On September 14, 2019, a massive missile and drone strike on two Saudi oil refineries temporarily halved the kingdom’s oil output. Yemen’s Houthi militia claimed responsibility for these and other attacks, but Washington, Riyadh, and America’s European allies blamed Iran. Tehran dismissed the allegations as “blind, incomprehensible and meaningless.”
Iran’s foreign ministry has dismissed a fresh United Nations report accusing Tehran of providing missiles and drones to Yemen’s Houthi militia for their fight against the Saudi-led coalition.
“The Islamic Republic of Iran categorically rejects the allegations of the UN Secretariat, which is clearly under political pressure from the US and Saudi Regimes, and expresses its deep concern over the abuse of the UN Secretariat for political purposes,” the foreign ministry said in a statement published by Tasnim.“Interestingly, the Secretariat’s report coincides with the US’ move to propose a dangerous draft resolution that paves the way for the extension of arms restrictions on Iran in an illegal way; yet more surprisingly, the content of this report is used by the US two weeks prior to its official release,” the ministry added, suggesting that the document may have been prepared under US guidance for use against Iran.
“Undoubtedly, such reports will not only fail to help [promote] peace and security in the region and to implement Security Council resolutions, but also completely destroy the validity and reputation of the United Nations,” Tehran warned. Ultimately, the foreign ministry warned the UN against playing into the US’s “pre-planned scenario to annul the cancellation of the Iran arms embargo.”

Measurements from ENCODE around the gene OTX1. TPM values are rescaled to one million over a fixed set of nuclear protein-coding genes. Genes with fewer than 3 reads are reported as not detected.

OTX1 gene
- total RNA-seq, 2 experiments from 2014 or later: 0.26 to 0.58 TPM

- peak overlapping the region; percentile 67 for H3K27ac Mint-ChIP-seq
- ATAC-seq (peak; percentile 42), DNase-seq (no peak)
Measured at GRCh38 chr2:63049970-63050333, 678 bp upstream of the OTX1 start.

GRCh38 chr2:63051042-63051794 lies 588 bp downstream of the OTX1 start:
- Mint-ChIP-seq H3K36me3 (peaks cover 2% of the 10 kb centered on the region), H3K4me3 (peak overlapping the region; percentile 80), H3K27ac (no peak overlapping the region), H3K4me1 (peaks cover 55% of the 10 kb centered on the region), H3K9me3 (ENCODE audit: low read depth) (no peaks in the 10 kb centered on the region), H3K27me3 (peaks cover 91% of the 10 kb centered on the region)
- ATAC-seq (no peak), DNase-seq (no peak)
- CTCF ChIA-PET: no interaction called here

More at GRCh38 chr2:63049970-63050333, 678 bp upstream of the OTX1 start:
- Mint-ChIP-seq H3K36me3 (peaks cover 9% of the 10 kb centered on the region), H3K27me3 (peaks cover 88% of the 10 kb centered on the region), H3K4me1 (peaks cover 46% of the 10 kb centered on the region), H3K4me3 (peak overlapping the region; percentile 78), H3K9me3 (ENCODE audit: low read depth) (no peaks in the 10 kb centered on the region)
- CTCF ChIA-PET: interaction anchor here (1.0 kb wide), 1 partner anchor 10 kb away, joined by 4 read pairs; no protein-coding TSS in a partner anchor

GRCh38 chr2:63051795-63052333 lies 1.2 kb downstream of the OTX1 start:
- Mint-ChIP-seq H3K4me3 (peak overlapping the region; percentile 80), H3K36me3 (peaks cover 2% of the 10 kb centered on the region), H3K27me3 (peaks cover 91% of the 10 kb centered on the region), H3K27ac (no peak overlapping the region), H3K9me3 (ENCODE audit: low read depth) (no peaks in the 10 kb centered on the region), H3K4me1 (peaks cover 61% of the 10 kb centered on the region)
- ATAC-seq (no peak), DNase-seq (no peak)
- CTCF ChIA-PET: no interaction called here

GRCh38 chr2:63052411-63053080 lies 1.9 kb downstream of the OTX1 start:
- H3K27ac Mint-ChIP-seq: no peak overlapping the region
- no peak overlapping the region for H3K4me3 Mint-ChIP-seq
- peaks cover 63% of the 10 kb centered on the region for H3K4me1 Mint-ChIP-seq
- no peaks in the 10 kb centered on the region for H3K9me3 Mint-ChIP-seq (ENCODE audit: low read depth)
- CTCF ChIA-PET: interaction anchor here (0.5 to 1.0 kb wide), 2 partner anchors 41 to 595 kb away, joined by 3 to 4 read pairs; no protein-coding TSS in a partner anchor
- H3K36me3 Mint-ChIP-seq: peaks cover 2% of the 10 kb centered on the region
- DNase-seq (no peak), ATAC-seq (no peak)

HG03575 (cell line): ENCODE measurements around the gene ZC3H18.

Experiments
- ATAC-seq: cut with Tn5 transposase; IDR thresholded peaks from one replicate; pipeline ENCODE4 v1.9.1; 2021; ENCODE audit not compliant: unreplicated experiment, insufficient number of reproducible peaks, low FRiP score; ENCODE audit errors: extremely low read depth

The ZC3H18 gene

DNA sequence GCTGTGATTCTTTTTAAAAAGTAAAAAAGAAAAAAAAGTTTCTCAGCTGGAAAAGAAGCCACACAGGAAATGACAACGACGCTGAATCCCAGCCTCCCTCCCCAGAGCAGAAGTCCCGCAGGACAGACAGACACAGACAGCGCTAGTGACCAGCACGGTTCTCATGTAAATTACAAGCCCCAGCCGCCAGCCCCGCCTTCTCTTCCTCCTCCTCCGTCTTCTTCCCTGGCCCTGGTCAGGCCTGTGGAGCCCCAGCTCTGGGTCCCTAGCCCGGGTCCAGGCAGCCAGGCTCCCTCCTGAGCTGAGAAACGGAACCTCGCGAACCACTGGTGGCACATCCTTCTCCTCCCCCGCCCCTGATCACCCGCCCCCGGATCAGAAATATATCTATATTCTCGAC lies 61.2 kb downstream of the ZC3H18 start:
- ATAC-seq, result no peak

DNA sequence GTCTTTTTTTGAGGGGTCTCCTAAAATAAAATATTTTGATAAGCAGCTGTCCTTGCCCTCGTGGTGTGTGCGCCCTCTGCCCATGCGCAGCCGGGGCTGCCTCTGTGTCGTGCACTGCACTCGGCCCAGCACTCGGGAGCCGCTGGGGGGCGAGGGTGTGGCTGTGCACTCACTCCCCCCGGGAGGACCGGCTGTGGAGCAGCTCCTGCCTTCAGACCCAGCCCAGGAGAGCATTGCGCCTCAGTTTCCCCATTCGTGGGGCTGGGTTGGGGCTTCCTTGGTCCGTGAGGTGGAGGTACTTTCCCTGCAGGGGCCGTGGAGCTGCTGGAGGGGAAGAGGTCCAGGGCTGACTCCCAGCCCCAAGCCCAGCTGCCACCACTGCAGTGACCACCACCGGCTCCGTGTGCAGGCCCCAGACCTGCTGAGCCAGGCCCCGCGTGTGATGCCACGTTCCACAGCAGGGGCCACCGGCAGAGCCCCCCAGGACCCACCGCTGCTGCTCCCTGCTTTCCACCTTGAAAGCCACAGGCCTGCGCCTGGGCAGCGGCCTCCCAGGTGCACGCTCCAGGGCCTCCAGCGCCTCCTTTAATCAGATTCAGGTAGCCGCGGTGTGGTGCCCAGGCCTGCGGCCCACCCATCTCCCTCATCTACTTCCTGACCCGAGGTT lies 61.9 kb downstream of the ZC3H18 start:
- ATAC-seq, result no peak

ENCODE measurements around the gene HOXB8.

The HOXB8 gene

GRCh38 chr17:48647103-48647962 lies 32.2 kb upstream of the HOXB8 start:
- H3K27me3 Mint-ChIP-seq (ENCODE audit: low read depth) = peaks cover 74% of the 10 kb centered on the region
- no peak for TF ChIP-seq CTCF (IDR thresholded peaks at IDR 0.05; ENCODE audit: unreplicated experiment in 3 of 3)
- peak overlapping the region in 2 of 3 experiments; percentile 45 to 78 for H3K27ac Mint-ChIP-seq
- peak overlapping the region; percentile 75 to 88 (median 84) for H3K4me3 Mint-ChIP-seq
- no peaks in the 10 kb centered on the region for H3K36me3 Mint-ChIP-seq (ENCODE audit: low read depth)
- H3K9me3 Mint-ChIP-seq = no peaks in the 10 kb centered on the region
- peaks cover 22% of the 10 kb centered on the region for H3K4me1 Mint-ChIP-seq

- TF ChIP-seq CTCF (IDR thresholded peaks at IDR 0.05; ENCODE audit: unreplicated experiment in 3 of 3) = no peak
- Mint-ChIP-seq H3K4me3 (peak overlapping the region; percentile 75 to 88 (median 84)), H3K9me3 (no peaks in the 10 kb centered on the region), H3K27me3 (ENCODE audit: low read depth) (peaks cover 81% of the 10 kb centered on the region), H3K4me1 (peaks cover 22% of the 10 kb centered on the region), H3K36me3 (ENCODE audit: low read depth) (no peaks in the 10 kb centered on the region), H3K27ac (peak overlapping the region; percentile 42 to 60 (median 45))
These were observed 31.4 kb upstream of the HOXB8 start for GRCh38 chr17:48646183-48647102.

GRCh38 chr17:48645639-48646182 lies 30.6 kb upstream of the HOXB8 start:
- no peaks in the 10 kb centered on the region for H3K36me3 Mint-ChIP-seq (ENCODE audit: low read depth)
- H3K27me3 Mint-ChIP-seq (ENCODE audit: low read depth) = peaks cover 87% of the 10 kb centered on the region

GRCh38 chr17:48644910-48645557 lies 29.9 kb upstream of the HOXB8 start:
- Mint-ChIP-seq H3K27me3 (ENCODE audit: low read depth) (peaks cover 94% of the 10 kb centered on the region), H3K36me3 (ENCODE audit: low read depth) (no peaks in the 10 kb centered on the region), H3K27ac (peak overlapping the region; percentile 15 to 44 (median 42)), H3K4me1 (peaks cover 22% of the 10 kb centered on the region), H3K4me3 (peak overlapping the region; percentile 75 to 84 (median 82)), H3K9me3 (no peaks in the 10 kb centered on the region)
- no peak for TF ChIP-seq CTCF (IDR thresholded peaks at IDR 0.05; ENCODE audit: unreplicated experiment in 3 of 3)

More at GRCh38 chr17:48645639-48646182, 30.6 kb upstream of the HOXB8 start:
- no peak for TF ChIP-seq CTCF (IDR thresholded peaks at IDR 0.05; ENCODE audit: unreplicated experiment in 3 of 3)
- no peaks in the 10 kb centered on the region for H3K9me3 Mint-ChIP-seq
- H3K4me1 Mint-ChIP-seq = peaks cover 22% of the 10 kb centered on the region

UN Report to Security Council
On Friday, Bloomberg reported that a report from UN Secretary-General Antonio Guterres sent to the Security Council a day earlier had concluded that the weapons used in a series of attacks into Saudi Arabia from Yemeni territory were probably of “Iranian origin” and “may have been transferred” to Yemen “in a matter inconsistent” with the UN resolution on the Iran nuclear deal.
The report was said to have been based on the analysis of missile and drone remnants from the May 2019 attack on the oil refinery in Afif, Saudi Arabia, strikes on the Abha Airport in June and August and the attacks on the Abqaiq and Khurays refineries in September which temporarily cut Saudi oil production in half. One of the components identified in the report was a drone engine said to have shown ‘similarities’ to Iran’s Shahed 783 engine design. Bloomberg, which had a chance to look at the report, did not clarify which nations’ experts were involved in the analysis of the missile and drone parts.
The Security Council is expected to meet to discuss the report’s findings later this month, with the document’s release coming just months ahead of the October deadline to extend the international arms embargo against Tehran. Russia and China have each indicated that they would not allow for the embargo to be extended, pointing to Iran’s observance its commitment not to pursue nuclear weapons.Saudi Arabia and a coalition of mostly Gulf states have been attempting to restore ousted Yemeni president Abdrabbuh Mansur Hadi to power since March 2015, but has so far proven unable to dislodge the Houthi militia which took over much of the country in late 2014. What’s more, Saudi air defences have had to deal with Houthi missile and drone strikes on cities, military bases, airports and other infrastructure in Saudi Arabia itself. Houthi officials maintain that its missiles and drones were developed “with purely Yemeni expertise,” with some reports suggesting some of the missiles were reverse-engineered from old Soviet designs inherited from the People’s Democratic Republic of Yemen, or South Yemen, during the Cold War.